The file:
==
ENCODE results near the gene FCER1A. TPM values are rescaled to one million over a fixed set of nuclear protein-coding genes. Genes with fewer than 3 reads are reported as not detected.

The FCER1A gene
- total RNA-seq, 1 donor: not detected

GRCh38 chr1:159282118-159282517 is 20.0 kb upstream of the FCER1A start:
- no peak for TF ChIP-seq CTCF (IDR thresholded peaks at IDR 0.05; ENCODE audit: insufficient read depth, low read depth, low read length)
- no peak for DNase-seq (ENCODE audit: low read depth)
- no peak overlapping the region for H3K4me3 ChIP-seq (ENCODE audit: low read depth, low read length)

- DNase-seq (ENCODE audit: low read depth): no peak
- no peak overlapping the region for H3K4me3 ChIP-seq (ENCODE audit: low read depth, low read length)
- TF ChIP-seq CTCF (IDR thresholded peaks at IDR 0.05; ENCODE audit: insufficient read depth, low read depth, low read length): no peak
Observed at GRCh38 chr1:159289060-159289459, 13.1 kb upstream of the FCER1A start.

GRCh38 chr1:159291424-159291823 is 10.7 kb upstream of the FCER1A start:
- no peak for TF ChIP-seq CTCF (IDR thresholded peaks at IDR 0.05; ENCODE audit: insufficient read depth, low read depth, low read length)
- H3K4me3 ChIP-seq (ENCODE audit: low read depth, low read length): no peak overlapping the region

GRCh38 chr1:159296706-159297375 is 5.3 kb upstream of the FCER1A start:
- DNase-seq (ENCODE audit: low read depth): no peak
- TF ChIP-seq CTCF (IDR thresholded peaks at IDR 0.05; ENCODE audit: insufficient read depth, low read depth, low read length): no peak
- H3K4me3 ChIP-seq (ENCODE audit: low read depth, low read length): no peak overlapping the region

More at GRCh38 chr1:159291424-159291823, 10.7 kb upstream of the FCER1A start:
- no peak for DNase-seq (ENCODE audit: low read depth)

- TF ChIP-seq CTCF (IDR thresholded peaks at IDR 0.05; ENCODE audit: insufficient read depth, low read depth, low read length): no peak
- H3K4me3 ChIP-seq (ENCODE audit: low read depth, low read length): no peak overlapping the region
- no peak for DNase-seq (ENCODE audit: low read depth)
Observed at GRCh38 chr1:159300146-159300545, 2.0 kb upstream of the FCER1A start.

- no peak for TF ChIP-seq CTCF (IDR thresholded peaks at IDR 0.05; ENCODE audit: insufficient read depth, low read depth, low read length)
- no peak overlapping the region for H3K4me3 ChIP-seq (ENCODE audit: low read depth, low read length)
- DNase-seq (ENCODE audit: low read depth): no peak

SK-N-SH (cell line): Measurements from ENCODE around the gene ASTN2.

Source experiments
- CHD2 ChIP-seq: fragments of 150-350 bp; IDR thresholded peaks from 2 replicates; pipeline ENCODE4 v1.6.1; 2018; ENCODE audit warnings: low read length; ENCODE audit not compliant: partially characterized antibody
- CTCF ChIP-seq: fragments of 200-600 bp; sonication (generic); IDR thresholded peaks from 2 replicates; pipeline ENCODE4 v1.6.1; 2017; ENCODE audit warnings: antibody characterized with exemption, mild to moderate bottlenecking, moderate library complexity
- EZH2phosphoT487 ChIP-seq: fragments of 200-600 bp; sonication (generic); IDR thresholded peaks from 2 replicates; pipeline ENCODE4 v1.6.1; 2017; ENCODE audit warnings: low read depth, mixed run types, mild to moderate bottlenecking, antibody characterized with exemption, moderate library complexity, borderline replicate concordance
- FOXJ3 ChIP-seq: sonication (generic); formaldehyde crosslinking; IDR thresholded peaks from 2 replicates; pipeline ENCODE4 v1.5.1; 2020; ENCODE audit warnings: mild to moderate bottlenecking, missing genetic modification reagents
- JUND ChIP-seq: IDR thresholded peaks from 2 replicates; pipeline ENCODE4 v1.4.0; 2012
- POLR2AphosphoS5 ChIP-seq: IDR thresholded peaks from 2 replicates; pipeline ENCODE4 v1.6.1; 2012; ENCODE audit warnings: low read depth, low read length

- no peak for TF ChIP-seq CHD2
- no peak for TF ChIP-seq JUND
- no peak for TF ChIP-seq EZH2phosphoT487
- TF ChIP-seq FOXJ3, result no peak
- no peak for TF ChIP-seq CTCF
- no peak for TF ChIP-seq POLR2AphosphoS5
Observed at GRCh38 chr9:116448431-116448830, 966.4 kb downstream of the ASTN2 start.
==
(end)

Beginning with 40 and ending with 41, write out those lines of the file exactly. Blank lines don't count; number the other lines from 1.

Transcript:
- no peak for TF ChIP-seq CTCF
- no peak for TF ChIP-seq POLR2AphosphoS5